2 years old

Puffy Paint Jungle


If you're looking for a fun new way to make fabulous artwork and crafts with the kids, then you've got to try puffy paint!  It's a whole sensory experience in making the puffy paint, fine motor skills in squirting it out and lots of creativity in making your picture!

What you'll need:

  • Bostik White Glue
  • shaving foam
  • food colouring
  • paint pots
  • spoon or stick for stirring and scooping
  • zip seal sandwich bags
  • scissors
  • card (or other thick paper)
  • jungle animal stickers
  • other bits of ribbon and material (optional)

I found several different recipes for puffy paint online, but decided to come up with our own very simple version.  I decided that measuring glue and shaving foam was not going to be easy, so instead I went for the basic idea that I wanted double the amount of shaving cream to glue.  I used paint pots to mix up three different colours of puffy paint, starting by squeezing the white glue about a quarter of the way up the pot, which was also a great way to finish off a few bottles of glue that were nearly empty!

Then squirting shaving foam to make the pot about three quarters full.  Luckily I don't think that it's an exact science as different amounts came out in each paint pot and all three of the puffy paints turned out fine.  Ivy helped me to mix the glue and shaving foam together, she really enjoyed stirring it around and seeing the two substances come together.

Then we added different amounts of green food colouring to each one to make different shades of green for our jungle.  Ivy stirred each of these in too, and was amazed at watching the puffy paint turn green!

We then scooped the puffy paint out of each of the pots and into zip seal sandwich bags.  I then snipped a tiny hole in the corner of each of the bags before setting them up for the children.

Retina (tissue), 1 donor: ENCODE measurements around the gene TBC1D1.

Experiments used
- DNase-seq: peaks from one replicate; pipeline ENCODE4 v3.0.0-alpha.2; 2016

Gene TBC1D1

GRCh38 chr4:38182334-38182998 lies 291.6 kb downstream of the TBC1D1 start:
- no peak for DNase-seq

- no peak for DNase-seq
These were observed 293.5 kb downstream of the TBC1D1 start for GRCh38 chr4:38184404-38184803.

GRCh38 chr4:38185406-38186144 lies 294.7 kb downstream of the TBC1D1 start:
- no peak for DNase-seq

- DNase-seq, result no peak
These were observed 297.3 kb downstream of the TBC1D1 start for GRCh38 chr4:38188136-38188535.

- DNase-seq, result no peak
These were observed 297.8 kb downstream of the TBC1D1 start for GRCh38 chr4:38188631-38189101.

Ethan got the hang of it straight away and was using the different shades of green to draw all sorts of different trees and leaves in his jungle.  He really enjoyed this different technique to creating something and happily got on well without any help from me.  Ivy found it difficult to squeeze the paint out of the bags, she would squeeze but often ended up with the hole in her hand and making a big mess all over herself (which she isn't enjoying at the moment!) so she definitely needed a hand in aiming the paint around her picture.  An alternative would be to put the puffy paint into squeeze bottles, which we may try next time.

Once the children were happy with the jungle tree creations (and we had run out of puffy paint!) we left them to dry for a few hours before using our jungle animal stickers and bits of green material to fill our jungle.  They enjoyed choosing which animals would go in which trees (and luckily didn't question how a few animals that don't live in the jungle ended up in the wrong pile of stickers!)

It was also a chance to explore what the puffy paint feels like when it's dry.  This part Ivy really enjoyed, because she could touch it without getting messy!  The glue gives it a layer of smooth skin over the top with the fluffy shaving foam underneath puffing it up and squishing around under your fingers.  So much fun to play with!

We loved playing with puffy paint, the effect is fantastic and definitely something that we will be trying again for different projects.

If you want to try it yourself but don't have time today, then pin it for later:

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* This is a collaborative post with Bostik, they send us a box of craft supplies each month in order to create a craft using their products and a specific theme.*

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